Re: What's Your ShouldNeverHappenException?
Posted: Jan 16, 2007 6:26 PM
> In my view, an assertion verifies a property so important
> that if violated the program can no longer carry on. For
> example, if I have an internal method in my software that
> should never ever (ever!) receive a null argument, I'd
> like to verify it with an assertion. This isn't a runtime
> exception, this is an error in the way I have designed my
> code. If I've turned assertions off, then the state of my
> program is effectively random, who knows what is going to
> happen? I would rather exit quickly in a known way, than
> hope that my "should never happen" event isn't going to
> cause the world to end. From "The Pragmatic Programmer",
> "dead programs tell no lies". As an example, if I'm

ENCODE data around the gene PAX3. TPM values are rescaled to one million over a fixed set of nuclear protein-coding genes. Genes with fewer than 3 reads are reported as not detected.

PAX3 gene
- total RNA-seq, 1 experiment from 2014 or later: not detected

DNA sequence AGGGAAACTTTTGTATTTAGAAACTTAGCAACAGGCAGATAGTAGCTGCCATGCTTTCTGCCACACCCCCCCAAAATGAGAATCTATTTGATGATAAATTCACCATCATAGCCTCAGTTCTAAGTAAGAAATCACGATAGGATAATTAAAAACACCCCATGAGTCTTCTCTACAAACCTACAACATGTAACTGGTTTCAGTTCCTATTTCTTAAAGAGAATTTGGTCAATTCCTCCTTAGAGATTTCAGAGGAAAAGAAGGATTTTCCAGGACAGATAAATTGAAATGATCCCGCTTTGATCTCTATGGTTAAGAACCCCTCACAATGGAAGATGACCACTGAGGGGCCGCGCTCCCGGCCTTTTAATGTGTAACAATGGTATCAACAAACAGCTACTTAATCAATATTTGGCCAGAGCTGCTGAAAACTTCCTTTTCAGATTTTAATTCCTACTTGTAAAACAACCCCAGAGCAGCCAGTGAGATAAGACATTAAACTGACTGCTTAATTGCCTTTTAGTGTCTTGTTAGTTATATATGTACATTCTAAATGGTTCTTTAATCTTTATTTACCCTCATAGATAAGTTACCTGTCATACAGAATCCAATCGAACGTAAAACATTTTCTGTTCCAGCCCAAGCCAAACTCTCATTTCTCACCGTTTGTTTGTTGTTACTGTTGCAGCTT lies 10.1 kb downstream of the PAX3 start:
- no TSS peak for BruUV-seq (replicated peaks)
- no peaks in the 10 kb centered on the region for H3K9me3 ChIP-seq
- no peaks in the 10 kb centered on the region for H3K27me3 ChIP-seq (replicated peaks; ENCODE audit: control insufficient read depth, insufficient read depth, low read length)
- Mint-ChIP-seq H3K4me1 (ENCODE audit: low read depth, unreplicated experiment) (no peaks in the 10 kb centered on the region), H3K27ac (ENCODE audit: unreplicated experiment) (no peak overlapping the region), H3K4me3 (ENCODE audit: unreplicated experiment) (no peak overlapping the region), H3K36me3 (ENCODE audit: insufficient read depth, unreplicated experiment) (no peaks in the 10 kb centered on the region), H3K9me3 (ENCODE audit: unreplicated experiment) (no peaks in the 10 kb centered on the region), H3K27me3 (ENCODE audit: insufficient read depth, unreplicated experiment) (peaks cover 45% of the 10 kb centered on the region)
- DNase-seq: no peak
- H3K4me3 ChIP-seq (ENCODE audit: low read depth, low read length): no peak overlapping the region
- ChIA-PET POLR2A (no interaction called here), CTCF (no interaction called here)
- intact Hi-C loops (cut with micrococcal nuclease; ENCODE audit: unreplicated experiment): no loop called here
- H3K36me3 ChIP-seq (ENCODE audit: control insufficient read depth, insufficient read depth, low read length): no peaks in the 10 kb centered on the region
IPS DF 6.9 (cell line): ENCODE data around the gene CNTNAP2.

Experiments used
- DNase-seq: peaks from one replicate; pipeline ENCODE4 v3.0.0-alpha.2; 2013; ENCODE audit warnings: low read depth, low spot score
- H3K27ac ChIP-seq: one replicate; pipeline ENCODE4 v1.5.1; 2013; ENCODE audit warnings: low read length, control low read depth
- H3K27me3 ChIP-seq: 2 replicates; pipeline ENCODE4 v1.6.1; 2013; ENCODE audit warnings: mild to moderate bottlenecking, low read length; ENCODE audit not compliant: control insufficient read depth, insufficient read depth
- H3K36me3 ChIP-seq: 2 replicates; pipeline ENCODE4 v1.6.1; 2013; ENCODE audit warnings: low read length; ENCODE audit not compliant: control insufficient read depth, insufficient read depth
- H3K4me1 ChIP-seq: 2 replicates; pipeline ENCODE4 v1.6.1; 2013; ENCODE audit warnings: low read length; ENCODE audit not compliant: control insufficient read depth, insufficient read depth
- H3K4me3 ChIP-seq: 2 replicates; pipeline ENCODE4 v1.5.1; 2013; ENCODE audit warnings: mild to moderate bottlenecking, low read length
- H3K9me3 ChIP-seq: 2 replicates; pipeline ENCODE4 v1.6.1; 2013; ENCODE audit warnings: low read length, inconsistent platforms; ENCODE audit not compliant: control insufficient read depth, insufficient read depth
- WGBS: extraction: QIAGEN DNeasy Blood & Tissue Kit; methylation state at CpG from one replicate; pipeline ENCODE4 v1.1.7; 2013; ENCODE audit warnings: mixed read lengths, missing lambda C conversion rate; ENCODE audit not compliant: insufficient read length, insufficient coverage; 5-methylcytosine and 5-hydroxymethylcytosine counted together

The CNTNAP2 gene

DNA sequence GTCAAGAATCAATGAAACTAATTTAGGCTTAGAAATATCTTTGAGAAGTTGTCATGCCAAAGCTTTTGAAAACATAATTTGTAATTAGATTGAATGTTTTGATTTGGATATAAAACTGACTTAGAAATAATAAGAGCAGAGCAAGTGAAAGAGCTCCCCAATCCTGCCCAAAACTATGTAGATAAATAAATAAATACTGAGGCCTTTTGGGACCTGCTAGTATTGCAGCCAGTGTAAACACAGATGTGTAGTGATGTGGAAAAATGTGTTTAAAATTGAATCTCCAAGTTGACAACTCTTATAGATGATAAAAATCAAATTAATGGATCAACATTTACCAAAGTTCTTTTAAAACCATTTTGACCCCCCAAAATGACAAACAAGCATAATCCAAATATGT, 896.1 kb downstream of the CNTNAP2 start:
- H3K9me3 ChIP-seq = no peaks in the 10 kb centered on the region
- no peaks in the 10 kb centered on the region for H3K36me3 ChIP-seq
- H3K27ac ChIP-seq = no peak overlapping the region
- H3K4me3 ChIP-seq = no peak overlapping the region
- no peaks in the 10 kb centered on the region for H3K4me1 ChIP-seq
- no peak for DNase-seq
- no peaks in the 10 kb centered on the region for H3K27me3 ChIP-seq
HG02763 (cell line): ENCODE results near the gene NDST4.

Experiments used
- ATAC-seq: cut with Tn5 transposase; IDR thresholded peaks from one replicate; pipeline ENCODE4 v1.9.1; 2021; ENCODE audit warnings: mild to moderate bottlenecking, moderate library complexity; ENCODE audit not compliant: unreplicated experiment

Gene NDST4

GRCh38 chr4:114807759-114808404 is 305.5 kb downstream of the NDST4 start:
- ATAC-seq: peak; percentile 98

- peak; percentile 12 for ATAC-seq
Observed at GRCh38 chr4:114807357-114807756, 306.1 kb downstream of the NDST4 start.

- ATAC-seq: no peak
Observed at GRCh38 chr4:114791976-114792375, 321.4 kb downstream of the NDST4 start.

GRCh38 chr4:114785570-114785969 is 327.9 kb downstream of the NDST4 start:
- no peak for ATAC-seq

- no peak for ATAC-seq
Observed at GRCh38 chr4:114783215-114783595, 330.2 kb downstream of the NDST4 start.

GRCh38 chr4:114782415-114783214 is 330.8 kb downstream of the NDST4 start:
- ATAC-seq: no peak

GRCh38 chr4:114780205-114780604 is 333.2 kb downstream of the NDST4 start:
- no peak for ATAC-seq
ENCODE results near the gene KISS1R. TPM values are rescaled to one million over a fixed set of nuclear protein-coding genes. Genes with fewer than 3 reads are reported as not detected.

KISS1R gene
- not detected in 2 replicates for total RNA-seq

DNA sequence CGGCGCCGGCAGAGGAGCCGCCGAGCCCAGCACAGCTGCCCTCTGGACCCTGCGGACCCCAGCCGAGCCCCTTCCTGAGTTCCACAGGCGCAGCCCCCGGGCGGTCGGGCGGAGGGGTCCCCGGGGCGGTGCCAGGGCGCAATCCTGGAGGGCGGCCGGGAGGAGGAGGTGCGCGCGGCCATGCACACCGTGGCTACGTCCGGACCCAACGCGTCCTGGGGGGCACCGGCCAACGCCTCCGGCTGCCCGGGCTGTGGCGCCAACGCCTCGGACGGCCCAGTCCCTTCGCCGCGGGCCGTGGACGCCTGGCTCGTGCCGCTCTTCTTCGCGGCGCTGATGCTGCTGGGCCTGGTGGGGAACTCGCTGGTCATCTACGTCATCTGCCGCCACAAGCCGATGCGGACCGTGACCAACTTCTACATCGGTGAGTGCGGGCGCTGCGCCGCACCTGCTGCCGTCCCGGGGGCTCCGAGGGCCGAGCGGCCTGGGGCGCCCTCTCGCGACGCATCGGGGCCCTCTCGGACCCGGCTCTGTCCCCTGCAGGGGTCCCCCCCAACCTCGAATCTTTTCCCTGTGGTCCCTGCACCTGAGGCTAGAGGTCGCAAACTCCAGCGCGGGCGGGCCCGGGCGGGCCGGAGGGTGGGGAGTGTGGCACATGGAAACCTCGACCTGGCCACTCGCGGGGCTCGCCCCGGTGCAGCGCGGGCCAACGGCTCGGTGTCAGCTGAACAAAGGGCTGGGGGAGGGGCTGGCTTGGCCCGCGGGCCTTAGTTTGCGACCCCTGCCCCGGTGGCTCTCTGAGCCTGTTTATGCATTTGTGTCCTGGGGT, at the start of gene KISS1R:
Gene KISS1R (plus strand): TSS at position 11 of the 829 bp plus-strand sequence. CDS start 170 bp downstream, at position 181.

> writing a tree algorithm, I might make the assertion that
> each node has one parent. If this is violated, none of my
> tree algorithms will make any sense.
Java has a different approach to checking pre-conditions than Eiffel. Eiffel uses assertions. What I do in Java, which is the accepted approach I think, is check with Java code and throw semantically meaningful runtime exceptions:
IllegalArgumentException, etc. This is a fail-fast strategy. It just doesn't use assertions or throw
Also, checking of preconditions won't generate what I call should-never-happen exceptions. Should-never-happen exceptions is the category of exceptions that I'm forced to catch in Java because they are checked, but I really don't think they will every be thrown. In any other language, I wouldn't catch them in the first place, because I wouldn't be forced to do so by the compiler.